Frequently Asked Questions
The following are short, sometimes superficial, answers to some of the most commonly asked questions about the Fluid Framework.
What is the Fluid Framework?
The Fluid Framework is a collection of client libraries for building applications with distributed state. These libraries allow multiple clients to create and operate on shared, synchronized distributed data structures (DDSes) using coding patterns similar to those used to work with local data. The Fluid Framework manages connections to services and keeps all clients in sync so that developers can focus on the client experience.
The Fluid Framework was designed with performance and ease of development as top priorities.
Distributed Data Structures
What is a DDS?
DDS is short for distributed data structure. DDSes are the foundation of the Fluid Framework. They are designed such that the Fluid runtime is able to keep them in sync across clients while each client operates on the DDSes in largely the same way they would operate on local data. The data source for a Fluid solution can represent numerous DDSes.
Any practical limits on the types of data and size of a DDS will be specific to the implementation of that DDS. DDSes can contain text, images, and other binary data and can effectively be any size. However, managing scale on the client requires thought, just as it does when working with local data.
Where is the data stored?
There are two classes of data storage to discuss when answering this question: session storage and persistent storage.
Session storage is managed by the Fluid service and is, essentially, a central record of all the operations (ops) performed on the DDSes. This record is used by the Fluid clients to produce identical local instances of the DDSes. Session storage also includes ops that summarize all past operations to improve performance for clients that join sessions later and for efficiencies when saving to persistent storage.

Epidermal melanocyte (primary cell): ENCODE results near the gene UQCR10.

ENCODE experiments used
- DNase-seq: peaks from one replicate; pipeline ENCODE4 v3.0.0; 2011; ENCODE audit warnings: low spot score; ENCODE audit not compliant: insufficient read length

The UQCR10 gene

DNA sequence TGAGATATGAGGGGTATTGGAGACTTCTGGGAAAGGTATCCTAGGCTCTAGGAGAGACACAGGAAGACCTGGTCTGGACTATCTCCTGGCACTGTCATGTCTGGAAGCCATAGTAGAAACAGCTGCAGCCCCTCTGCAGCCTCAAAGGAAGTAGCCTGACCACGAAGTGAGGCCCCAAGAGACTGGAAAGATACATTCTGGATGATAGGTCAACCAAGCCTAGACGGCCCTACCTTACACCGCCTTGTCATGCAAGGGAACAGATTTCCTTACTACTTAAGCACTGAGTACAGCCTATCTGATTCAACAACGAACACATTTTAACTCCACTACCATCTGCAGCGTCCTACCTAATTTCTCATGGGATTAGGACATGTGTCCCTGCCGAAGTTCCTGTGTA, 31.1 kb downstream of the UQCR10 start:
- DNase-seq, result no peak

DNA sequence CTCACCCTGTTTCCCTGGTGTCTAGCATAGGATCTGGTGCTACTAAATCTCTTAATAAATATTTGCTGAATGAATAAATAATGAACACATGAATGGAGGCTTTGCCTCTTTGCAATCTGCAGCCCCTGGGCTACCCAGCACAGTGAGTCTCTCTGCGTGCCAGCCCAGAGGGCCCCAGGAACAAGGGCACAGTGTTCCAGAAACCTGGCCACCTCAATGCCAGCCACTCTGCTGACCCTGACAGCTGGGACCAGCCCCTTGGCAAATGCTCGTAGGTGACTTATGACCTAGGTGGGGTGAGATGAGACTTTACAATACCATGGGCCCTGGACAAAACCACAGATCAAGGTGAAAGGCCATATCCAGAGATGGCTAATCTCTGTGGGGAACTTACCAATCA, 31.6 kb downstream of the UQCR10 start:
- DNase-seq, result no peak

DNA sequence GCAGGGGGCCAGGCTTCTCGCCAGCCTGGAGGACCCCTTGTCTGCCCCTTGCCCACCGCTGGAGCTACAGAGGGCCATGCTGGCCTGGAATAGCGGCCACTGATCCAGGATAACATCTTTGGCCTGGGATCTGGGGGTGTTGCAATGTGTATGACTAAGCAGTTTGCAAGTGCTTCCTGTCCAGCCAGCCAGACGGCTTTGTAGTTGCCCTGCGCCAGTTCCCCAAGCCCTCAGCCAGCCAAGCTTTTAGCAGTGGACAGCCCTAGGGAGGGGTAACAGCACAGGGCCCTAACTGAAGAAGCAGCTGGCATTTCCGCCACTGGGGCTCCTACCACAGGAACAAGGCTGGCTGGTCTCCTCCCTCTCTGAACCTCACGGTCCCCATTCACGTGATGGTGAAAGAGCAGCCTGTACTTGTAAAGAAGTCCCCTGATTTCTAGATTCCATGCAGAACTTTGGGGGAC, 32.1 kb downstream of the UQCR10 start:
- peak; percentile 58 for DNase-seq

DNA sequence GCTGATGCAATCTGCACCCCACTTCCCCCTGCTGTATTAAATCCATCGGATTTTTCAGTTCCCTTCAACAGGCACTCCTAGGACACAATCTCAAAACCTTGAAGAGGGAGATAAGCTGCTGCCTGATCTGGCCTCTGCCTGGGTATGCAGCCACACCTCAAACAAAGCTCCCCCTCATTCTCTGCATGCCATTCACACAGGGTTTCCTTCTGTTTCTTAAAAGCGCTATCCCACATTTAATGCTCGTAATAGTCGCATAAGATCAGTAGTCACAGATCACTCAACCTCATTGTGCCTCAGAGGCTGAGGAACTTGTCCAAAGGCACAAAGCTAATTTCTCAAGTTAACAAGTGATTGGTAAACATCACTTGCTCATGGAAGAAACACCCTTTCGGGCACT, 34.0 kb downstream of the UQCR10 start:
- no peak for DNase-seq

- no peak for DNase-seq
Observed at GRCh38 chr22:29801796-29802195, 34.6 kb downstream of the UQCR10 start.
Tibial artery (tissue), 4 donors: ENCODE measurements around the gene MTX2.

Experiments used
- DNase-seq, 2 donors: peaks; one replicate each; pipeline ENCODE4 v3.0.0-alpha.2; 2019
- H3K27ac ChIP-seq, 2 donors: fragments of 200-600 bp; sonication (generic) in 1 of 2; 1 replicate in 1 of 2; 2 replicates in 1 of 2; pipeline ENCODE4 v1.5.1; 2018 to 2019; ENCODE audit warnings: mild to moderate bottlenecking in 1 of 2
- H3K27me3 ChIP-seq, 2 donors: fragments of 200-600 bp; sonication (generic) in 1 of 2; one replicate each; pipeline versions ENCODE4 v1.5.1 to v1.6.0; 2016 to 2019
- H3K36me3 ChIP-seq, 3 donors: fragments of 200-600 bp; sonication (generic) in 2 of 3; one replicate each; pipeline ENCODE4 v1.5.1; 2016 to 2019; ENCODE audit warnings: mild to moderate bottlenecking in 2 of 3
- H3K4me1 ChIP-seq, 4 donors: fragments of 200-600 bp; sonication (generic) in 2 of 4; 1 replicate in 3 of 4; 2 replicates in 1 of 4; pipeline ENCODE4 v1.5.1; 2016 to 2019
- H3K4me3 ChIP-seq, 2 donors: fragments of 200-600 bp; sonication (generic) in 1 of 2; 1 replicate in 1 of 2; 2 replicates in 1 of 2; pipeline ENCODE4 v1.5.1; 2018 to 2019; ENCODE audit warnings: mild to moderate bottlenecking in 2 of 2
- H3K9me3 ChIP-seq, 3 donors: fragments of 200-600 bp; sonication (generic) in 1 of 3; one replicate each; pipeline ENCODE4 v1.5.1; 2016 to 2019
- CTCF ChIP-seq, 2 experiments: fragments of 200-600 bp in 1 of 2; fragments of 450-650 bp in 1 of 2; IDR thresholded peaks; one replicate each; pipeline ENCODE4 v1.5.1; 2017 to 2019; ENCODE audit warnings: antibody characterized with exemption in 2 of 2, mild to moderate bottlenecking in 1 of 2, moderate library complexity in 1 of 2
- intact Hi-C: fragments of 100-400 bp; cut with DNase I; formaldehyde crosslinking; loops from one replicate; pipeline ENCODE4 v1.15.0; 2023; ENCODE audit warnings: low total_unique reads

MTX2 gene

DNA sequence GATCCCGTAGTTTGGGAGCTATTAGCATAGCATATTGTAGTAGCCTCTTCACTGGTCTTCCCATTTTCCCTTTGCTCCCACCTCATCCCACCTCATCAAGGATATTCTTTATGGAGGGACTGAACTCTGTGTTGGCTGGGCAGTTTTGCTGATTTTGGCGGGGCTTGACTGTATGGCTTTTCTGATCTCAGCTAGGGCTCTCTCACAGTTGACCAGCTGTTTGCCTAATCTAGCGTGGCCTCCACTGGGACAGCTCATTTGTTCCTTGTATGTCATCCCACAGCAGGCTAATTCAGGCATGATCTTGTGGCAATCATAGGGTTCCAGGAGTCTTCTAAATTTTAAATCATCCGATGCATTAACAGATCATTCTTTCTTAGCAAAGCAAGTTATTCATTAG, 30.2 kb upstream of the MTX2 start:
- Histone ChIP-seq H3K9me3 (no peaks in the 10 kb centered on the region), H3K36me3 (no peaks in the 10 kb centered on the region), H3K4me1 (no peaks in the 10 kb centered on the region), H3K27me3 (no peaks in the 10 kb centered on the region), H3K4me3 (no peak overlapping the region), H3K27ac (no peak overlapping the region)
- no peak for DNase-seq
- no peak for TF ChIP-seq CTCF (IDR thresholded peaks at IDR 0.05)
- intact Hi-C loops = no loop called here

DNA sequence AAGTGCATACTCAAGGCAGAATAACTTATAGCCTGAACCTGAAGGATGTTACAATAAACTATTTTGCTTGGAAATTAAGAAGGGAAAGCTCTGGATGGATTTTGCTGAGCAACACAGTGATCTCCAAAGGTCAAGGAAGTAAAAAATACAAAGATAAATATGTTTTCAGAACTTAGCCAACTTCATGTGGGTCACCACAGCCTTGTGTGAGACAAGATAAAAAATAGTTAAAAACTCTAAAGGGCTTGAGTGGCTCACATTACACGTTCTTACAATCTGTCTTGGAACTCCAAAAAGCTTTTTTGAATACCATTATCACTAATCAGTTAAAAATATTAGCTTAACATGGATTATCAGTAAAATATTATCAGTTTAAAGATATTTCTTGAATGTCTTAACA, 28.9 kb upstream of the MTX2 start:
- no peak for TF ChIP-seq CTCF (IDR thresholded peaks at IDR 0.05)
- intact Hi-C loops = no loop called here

Persistent storage is a record of ops (and summary ops) saved outside of the Fluid service. This could be a database, blob storage, or a file. Using persistent storage allows a Fluid solution to persist across sessions. For example, current Microsoft 365 Fluid experiences save ops in .fluid files in SharePoint and OneDrive. It is important to note that these files share many of the properties of a normal file such as permissions and a location in a file structure, but because these experiences rely on the Fluid service, downloading the files and working locally is not supported.
How is data sync’d?
In order to keep all clients in sync, they must be connected to a Fluid service. This service’s core responsibility is sequencing all the incoming Fluid operations and then broadcasting them to all clients. Because the ops are ordered, and because each client is running the same code, the DDSes in each client eventually end up in an identical state.
Note, there isn’t a centralized Fluid service for all Fluid experiences. But for each Fluid experience, there is only one Fluid service.
Fluid clients connect to the Fluid service using the WebSocket protocol. However, the Fluid runtime manages all of the connections so that Fluid client developers can focus on local experiences.
How many concurrent users does this support?
It depends. Because the Fluid service is extremely lightweight, even a simple implementation of the service can support 100s of concurrent users. A more sophisticated implementation can distribute the work and support 1000s. The experience on the client will vary depending on the Fluid data store and local device. When considering scale for Fluid solutions, consider how well the client can handle and render changes, not whether the service is able to distribute them efficiently.
Also, there is a significant difference in capacity depending on whether users are purely viewers vs. editors. Adding viewers scales far more than adding editors because each editor increases the volume of changes and viewers do not.
How do you design Fluid Framework solutions to scale?